Pittsburgh boffinryplex fires up Altix UV 1000 combo-box
'Blacklight' to be joined by sister in Fusionopolis
As El Reg told you back in June when the first "UltraViolet" Altix UV 1000 shared memory supercomputers began shipping out of Silicon Graphics' factories, the Pittsburgh Supercomputing Center will be one of the first customers to get one of these boxes. As it happens they are getting two, joined up into a single machine.
The PSC combo, nicknamed "Blacklight", was paid for through a $2.8m grant from the National Science Foundation to bolster the number-crunching power of the TeraGrid, a nationwide network of supers funded by the US government for academic and private research (as opposed to the spooky stuff that goes on at the Department of Energy labs).
The Altix UV 1000 machines were launched last November and started shipping in June of this year. The machines are comprised of 128 two-socket blade servers that are connected together into a shared memory system using the NUMAlink 5 interconnect developed by SGI.
The NUMAlink 5 interconnect hooks into Intel's eight-core Xeon 7500 processors and its "Boxboro" 7500 series chipset. The Xeon 7500s and their chipsets only allow for up to 16 TB of main memory to be addressed, which is therefore the upper limit of the global shared memory that SGI can build into a single image of the Altix UV system packing 256 processors and a total of 4,096 cores linked together in a 2D torus mesh.
The NUMAlink 5 interconnect has an aggregate of 15 GB/sec of bandwidth across the blades in the Altix UV 1000 setup and under 1 microsecond of latency hopping from blade to blade. The fully loaded 256-socket machine delivers 18.56 teraflops of HPC oomph, which is a lot of flops for a shared memory system.
The shared memory systems offer a simpler programming model than parallel clusters. It is a pity that Intel didn't offer more memory in the Xeon 7500's on-chip memory controller, as the two-socket Itanium 9100 processors did.
The older Itanium chips could address 100 TB of main memory, although no one ever built a box with that much memory in it. Still, at 16 TB in a single image, the Altix UV 1000s are offering eight times the global shared memory of their Itanium-based predecessors, the Altix 4700s, which is an improvement. And you can bet that SGI is lobbying Intel pretty hard to boost the memory addressability of the future "Sandy Bridge" Xeons, due next year.
Blacklight: PSC's Altix UV 1000 shared memory super
The Blacklight super at PSC is the largest machine sold by SGI to date, with two fully loaded Altix UV 1000 systems that are networked on the TeraGrid backbone. SGI can offer much larger Altix UV 1000 systems, but they are not shared memory boxes. The blade servers can be linked into a fat tree pod of 128 blades using the NUMAlink 5 interconnect and then eight of these pods can be linked together across the NUMAlink 5 interconnect to create a 16,384-core behemoth weighing in at 74.3 teraflops of aggregate raw performance.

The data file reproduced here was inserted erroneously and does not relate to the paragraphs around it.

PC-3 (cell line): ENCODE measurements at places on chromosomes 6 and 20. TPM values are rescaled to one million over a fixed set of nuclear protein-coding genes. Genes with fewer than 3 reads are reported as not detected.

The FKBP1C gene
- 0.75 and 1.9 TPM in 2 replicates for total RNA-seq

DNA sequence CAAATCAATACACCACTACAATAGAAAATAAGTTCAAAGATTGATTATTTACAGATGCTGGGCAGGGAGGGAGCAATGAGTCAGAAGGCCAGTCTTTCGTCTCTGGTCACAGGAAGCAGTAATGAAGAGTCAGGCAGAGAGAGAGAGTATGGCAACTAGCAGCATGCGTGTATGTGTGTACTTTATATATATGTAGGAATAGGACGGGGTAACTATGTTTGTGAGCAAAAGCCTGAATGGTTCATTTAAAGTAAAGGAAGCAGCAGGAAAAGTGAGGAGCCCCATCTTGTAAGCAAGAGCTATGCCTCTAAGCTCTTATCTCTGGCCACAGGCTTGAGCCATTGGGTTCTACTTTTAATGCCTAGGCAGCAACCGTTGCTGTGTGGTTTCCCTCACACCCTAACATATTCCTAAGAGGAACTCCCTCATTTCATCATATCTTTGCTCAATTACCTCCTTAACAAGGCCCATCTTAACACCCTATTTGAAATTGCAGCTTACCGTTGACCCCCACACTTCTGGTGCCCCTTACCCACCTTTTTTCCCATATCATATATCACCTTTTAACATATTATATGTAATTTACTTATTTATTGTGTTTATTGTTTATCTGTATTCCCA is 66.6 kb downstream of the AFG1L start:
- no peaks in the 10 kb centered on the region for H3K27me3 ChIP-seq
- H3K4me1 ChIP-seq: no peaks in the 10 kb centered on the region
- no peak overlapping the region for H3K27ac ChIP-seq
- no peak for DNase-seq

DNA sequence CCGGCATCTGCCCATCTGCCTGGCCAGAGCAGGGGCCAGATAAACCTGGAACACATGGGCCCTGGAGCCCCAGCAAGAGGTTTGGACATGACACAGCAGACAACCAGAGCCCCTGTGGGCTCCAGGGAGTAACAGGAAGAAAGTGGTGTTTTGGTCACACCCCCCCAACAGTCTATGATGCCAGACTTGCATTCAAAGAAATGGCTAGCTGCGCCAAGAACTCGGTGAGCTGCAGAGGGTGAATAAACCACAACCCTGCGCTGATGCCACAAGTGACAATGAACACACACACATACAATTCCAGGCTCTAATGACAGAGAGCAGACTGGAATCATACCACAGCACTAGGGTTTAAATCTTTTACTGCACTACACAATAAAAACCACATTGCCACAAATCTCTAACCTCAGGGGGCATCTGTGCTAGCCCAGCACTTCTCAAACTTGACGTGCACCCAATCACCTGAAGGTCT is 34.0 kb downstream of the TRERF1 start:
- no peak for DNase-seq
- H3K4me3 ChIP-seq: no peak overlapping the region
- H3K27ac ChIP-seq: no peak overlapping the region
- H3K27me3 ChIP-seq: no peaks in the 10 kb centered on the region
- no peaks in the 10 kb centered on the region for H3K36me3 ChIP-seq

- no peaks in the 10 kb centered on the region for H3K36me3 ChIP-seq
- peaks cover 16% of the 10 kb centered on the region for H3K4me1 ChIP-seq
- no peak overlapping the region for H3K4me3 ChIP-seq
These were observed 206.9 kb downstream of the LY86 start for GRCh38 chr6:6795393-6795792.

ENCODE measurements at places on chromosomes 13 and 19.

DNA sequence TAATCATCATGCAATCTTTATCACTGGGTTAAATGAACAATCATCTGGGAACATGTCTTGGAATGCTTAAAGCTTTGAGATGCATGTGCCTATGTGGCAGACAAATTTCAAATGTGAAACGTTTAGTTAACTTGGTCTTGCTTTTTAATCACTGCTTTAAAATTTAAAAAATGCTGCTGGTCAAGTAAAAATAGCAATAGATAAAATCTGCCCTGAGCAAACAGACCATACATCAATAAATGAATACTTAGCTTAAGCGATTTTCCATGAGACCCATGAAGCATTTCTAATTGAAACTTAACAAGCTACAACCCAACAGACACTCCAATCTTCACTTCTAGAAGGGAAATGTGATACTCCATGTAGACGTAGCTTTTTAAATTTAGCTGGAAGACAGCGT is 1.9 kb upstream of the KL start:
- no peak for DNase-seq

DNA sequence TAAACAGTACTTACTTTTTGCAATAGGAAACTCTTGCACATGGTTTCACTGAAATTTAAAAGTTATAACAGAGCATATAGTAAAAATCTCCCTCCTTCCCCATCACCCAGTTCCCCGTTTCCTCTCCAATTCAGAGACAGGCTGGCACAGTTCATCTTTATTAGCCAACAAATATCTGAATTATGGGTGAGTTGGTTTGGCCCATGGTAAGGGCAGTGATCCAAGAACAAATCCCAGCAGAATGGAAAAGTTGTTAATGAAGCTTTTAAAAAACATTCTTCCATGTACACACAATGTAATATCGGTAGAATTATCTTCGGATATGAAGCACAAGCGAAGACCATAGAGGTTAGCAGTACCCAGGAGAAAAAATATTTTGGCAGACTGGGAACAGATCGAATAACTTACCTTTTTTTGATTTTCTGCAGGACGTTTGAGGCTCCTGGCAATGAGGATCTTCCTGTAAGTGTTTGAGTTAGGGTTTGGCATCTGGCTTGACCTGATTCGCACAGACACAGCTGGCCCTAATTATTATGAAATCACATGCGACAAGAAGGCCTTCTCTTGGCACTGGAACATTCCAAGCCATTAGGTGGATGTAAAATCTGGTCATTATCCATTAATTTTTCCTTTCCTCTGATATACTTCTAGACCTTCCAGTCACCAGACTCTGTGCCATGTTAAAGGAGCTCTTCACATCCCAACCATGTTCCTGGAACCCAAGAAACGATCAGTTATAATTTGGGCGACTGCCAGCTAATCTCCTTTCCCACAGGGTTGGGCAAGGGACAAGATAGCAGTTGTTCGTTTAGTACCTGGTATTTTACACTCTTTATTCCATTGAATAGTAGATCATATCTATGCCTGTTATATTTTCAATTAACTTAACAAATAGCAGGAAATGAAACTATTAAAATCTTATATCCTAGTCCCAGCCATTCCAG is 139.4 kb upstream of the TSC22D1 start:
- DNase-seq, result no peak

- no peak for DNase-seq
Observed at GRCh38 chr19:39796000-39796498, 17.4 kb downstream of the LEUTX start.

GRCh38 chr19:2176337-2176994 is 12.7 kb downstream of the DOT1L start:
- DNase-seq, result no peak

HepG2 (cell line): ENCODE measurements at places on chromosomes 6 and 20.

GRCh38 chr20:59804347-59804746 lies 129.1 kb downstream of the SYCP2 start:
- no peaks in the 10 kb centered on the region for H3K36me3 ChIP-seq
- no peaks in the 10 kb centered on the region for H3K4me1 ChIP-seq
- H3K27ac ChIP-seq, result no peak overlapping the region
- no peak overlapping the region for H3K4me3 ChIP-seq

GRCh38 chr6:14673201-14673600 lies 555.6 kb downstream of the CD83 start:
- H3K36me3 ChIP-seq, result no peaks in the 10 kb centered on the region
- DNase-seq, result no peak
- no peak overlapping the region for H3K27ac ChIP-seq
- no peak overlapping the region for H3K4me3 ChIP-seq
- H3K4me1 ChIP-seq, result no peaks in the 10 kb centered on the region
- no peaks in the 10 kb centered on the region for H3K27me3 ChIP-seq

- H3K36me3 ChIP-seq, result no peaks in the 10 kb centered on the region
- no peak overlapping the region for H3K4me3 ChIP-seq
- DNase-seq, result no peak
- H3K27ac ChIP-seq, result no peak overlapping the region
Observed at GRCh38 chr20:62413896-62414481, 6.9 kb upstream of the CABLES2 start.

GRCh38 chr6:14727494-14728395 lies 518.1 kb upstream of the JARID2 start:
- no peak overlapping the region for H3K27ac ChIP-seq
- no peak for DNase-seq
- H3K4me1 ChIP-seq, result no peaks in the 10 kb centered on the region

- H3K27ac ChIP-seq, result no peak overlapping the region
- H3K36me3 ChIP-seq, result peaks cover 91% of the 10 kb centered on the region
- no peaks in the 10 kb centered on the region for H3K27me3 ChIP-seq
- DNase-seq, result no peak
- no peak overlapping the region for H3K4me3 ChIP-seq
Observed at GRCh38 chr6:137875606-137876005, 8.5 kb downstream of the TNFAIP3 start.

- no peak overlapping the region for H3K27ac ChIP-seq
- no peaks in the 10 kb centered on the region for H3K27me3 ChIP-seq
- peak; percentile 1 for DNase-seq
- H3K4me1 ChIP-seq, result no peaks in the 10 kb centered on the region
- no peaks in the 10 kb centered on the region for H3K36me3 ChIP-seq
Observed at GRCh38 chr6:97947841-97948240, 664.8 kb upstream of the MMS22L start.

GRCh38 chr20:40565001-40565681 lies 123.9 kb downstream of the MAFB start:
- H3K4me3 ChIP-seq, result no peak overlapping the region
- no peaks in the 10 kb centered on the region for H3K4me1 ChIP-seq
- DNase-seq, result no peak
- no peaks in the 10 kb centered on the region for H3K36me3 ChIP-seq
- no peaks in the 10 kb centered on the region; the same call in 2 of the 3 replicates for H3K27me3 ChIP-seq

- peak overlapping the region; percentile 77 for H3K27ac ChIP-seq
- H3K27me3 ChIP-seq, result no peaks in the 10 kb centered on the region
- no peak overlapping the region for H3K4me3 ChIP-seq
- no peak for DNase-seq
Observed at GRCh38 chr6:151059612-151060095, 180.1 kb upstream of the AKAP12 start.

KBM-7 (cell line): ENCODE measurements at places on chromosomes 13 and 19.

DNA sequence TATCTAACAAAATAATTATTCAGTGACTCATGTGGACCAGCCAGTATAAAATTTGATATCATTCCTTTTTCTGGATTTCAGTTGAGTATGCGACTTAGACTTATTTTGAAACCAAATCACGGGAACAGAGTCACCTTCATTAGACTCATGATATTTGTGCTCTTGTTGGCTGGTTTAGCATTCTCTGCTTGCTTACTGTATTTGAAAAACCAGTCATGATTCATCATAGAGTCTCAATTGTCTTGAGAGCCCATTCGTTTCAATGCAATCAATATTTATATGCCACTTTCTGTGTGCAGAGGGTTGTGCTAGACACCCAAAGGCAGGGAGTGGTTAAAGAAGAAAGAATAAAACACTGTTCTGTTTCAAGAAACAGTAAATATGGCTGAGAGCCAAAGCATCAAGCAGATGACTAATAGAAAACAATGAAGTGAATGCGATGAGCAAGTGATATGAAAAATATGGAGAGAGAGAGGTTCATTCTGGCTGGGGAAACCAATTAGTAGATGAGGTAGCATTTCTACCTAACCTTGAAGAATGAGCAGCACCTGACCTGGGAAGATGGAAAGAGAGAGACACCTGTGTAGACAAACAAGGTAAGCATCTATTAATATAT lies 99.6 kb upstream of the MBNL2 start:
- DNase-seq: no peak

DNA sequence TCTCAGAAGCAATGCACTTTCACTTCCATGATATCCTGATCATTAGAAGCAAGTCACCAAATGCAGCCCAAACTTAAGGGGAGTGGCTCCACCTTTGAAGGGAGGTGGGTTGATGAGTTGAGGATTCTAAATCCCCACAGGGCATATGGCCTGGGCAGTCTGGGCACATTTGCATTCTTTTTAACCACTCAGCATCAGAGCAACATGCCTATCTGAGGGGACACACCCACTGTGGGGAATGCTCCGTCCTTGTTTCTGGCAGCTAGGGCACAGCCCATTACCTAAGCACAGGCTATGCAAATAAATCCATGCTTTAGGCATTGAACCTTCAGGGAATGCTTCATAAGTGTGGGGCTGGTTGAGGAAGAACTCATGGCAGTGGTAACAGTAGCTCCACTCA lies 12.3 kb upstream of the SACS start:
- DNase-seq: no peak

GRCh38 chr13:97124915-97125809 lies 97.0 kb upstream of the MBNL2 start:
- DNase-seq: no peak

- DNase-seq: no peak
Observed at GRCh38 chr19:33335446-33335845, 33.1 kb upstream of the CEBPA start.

No one has seen fit to shell out the money for such a machine yet - which would have eight copies of the Linux operating system running, compared to Blacklight's two. SGI said last year it could scale the current Altix UV 1000 machines to 32,768 cores, with 148.6 teraflops of raw power and 16 linked shared memory systems and 16 Linux instances, if someone wanted to pay for it.
Based on the price that NSF paid to build the Blacklight super, that top-end machine Altix UV 1000 machine would cost around $22.4m, or around $153m per petaflops if you ganged up 64 fully loaded Altix UV 1000s together to break the petaflops barrier.
That's a whole lot more expensive than what Cray is charging these days for its XE6 machines, which are running about $45m per petaflops based on the few deals where pricing information has been available. The shared memory architecture is more expensive than the fast interconnect, distributed node Cray is peddling with its Gemini wares.
If SGI could address hundreds of terabytes of memory in a single system image, that more than 3.4x multiple might be worth it to save money and time on programming. As it stands, there are different horses for different courses, and both companies will win some deals.
In a related announcement, the Agency for Science, Technology, and Research (A*Star) in Fusionopolis, Singapore, has acquired an Altix UV 1000 system with 2,112 cores and 12.3 TB of shared memory, backed up by a 32 TB PAS 8 disk array from Panasas, to let researchers run their modeling, simulation, and visualization codes upon. A*Star says that the large memory system is necessary because of the large data sets it uses in its simulations and because some of its applications do not scale well on cheaper parallel clusters. ®